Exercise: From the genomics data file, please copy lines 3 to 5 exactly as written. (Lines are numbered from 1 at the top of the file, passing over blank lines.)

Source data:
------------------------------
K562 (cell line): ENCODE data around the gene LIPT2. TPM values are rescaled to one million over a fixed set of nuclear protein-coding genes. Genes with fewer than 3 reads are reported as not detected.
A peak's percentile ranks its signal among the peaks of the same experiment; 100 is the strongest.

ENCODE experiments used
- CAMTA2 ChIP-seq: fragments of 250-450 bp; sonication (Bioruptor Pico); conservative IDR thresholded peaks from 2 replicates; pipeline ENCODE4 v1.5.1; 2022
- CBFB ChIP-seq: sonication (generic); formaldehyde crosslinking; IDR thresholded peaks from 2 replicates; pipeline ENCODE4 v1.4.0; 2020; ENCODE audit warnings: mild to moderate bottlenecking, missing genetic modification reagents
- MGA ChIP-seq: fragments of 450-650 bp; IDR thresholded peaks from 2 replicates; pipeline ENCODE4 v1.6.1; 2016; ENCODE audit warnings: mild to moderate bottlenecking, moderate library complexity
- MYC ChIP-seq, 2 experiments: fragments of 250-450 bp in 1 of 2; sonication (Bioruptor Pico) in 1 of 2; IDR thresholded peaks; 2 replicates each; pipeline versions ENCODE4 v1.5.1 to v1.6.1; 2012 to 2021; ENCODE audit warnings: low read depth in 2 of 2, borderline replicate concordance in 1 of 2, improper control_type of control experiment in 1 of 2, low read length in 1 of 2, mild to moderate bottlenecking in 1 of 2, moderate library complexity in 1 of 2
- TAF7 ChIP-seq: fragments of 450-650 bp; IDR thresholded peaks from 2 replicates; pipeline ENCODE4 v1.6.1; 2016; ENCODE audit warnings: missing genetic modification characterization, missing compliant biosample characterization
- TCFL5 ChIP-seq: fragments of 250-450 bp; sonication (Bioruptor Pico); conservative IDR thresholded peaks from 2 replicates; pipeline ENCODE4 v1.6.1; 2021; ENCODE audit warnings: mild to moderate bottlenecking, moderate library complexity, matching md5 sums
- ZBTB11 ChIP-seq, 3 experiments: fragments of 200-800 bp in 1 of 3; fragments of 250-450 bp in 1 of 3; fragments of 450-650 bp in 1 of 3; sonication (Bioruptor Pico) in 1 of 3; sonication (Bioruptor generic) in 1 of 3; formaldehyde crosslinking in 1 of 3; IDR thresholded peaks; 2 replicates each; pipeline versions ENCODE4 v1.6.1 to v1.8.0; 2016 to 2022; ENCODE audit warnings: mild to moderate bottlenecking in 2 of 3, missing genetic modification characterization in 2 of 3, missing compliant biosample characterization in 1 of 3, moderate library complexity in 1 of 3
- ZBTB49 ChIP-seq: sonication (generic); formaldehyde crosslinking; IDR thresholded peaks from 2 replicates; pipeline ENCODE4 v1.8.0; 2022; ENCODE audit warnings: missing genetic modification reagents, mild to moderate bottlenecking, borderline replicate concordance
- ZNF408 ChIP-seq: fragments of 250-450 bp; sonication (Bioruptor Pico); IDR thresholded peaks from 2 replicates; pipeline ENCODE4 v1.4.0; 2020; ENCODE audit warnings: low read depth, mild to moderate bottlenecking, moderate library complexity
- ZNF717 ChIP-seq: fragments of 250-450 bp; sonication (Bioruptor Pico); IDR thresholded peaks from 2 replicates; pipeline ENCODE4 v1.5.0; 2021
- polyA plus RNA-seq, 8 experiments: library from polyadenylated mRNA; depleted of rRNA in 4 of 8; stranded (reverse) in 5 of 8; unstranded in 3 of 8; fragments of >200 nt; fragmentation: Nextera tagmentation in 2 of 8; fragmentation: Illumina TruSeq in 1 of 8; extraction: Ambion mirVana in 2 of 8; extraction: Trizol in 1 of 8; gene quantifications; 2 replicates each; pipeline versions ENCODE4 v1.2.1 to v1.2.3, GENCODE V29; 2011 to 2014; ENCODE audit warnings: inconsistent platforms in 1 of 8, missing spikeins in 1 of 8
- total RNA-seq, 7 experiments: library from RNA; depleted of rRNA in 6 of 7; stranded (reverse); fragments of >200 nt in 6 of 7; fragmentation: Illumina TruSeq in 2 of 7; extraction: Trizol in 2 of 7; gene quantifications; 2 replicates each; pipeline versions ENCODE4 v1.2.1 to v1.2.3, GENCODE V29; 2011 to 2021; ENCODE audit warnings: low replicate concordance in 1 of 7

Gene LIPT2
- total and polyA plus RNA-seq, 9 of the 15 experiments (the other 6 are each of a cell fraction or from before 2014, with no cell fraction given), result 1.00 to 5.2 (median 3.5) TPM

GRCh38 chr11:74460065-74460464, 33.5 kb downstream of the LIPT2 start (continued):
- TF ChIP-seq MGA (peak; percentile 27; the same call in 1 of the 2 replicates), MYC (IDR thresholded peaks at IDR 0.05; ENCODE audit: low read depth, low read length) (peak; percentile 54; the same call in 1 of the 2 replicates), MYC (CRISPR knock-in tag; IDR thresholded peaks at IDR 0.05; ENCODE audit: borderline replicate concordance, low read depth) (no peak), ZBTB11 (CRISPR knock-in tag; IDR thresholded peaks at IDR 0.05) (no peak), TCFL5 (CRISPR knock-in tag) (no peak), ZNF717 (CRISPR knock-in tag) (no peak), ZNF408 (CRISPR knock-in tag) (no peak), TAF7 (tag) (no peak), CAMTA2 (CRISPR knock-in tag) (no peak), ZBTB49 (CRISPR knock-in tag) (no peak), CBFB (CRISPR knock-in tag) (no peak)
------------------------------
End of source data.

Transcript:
ENCODE experiments used
- CAMTA2 ChIP-seq: fragments of 250-450 bp; sonication (Bioruptor Pico); conservative IDR thresholded peaks from 2 replicates; pipeline ENCODE4 v1.5.1; 2022
- CBFB ChIP-seq: sonication (generic); formaldehyde crosslinking; IDR thresholded peaks from 2 replicates; pipeline ENCODE4 v1.4.0; 2020; ENCODE audit warnings: mild to moderate bottlenecking, missing genetic modification reagents